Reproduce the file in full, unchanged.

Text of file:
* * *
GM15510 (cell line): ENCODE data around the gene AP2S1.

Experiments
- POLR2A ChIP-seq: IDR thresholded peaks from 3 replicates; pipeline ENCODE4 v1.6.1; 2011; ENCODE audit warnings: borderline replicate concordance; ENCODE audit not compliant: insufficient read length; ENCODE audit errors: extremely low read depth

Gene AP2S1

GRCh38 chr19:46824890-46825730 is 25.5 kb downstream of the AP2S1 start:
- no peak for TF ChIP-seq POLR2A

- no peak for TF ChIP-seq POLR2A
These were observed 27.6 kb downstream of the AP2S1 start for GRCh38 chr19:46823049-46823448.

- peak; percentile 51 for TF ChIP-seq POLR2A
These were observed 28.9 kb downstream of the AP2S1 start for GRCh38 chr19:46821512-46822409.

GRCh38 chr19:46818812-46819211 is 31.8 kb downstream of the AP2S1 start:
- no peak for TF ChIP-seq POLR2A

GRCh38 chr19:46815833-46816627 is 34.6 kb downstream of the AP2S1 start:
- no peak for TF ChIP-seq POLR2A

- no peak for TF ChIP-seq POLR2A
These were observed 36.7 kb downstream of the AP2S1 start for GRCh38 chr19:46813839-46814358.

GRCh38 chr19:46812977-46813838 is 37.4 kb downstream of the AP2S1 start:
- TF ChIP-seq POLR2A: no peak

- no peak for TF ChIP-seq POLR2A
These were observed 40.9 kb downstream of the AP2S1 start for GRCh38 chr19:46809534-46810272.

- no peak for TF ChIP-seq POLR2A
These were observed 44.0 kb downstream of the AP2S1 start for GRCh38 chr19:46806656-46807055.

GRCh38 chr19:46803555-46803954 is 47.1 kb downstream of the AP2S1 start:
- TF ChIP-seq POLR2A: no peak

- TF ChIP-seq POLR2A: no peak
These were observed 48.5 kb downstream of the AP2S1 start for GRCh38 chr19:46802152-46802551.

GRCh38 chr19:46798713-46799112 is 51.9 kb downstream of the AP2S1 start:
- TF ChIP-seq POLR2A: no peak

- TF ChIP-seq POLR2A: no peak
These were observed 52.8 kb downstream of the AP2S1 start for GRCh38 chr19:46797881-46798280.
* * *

GM15510 (cell line): ENCODE data around the gene AP2S1.

Experiments
- POLR2A ChIP-seq: IDR thresholded peaks from 3 replicates; pipeline ENCODE4 v1.6.1; 2011; ENCODE audit warnings: borderline replicate concordance; ENCODE audit not compliant: insufficient read length; ENCODE audit errors: extremely low read depth

Gene AP2S1

GRCh38 chr19:46824890-46825730 is 25.5 kb downstream of the AP2S1 start:
- no peak for TF ChIP-seq POLR2A

- no peak for TF ChIP-seq POLR2A
These were observed 27.6 kb downstream of the AP2S1 start for GRCh38 chr19:46823049-46823448.

- peak; percentile 51 for TF ChIP-seq POLR2A
These were observed 28.9 kb downstream of the AP2S1 start for GRCh38 chr19:46821512-46822409.

GRCh38 chr19:46818812-46819211 is 31.8 kb downstream of the AP2S1 start:
- no peak for TF ChIP-seq POLR2A

GRCh38 chr19:46815833-46816627 is 34.6 kb downstream of the AP2S1 start:
- no peak for TF ChIP-seq POLR2A

- no peak for TF ChIP-seq POLR2A
These were observed 36.7 kb downstream of the AP2S1 start for GRCh38 chr19:46813839-46814358.

GRCh38 chr19:46812977-46813838 is 37.4 kb downstream of the AP2S1 start:
- TF ChIP-seq POLR2A: no peak

- no peak for TF ChIP-seq POLR2A
These were observed 40.9 kb downstream of the AP2S1 start for GRCh38 chr19:46809534-46810272.

- no peak for TF ChIP-seq POLR2A
These were observed 44.0 kb downstream of the AP2S1 start for GRCh38 chr19:46806656-46807055.

GRCh38 chr19:46803555-46803954 is 47.1 kb downstream of the AP2S1 start:
- TF ChIP-seq POLR2A: no peak

- TF ChIP-seq POLR2A: no peak
These were observed 48.5 kb downstream of the AP2S1 start for GRCh38 chr19:46802152-46802551.

GRCh38 chr19:46798713-46799112 is 51.9 kb downstream of the AP2S1 start:
- TF ChIP-seq POLR2A: no peak

- TF ChIP-seq POLR2A: no peak
These were observed 52.8 kb downstream of the AP2S1 start for GRCh38 chr19:46797881-46798280.